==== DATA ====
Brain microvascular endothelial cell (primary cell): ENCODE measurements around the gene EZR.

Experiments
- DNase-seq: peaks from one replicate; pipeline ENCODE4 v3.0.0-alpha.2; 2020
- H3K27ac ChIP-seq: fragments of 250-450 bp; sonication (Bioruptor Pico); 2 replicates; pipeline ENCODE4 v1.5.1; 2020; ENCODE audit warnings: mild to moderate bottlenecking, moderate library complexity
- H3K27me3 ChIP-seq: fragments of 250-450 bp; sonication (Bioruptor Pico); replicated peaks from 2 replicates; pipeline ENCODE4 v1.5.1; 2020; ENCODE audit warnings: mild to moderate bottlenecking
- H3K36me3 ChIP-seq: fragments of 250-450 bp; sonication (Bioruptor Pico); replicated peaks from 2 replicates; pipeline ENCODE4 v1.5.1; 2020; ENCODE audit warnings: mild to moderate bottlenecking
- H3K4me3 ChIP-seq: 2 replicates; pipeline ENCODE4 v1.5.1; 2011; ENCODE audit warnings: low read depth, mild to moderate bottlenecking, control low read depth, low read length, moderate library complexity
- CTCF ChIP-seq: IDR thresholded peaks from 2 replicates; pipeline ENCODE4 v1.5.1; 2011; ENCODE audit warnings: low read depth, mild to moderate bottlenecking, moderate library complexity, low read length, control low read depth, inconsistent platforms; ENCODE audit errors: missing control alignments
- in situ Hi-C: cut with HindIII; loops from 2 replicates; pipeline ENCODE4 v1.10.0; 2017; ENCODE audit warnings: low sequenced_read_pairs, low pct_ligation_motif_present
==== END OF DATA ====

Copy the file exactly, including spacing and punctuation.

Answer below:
Brain microvascular endothelial cell (primary cell): ENCODE measurements around the gene EZR.

Experiments
- DNase-seq: peaks from one replicate; pipeline ENCODE4 v3.0.0-alpha.2; 2020
- H3K27ac ChIP-seq: fragments of 250-450 bp; sonication (Bioruptor Pico); 2 replicates; pipeline ENCODE4 v1.5.1; 2020; ENCODE audit warnings: mild to moderate bottlenecking, moderate library complexity
- H3K27me3 ChIP-seq: fragments of 250-450 bp; sonication (Bioruptor Pico); replicated peaks from 2 replicates; pipeline ENCODE4 v1.5.1; 2020; ENCODE audit warnings: mild to moderate bottlenecking
- H3K36me3 ChIP-seq: fragments of 250-450 bp; sonication (Bioruptor Pico); replicated peaks from 2 replicates; pipeline ENCODE4 v1.5.1; 2020; ENCODE audit warnings: mild to moderate bottlenecking
- H3K4me3 ChIP-seq: 2 replicates; pipeline ENCODE4 v1.5.1; 2011; ENCODE audit warnings: low read depth, mild to moderate bottlenecking, control low read depth, low read length, moderate library complexity
- CTCF ChIP-seq: IDR thresholded peaks from 2 replicates; pipeline ENCODE4 v1.5.1; 2011; ENCODE audit warnings: low read depth, mild to moderate bottlenecking, moderate library complexity, low read length, control low read depth, inconsistent platforms; ENCODE audit errors: missing control alignments
- in situ Hi-C: cut with HindIII; loops from 2 replicates; pipeline ENCODE4 v1.10.0; 2017; ENCODE audit warnings: low sequenced_read_pairs, low pct_ligation_motif_present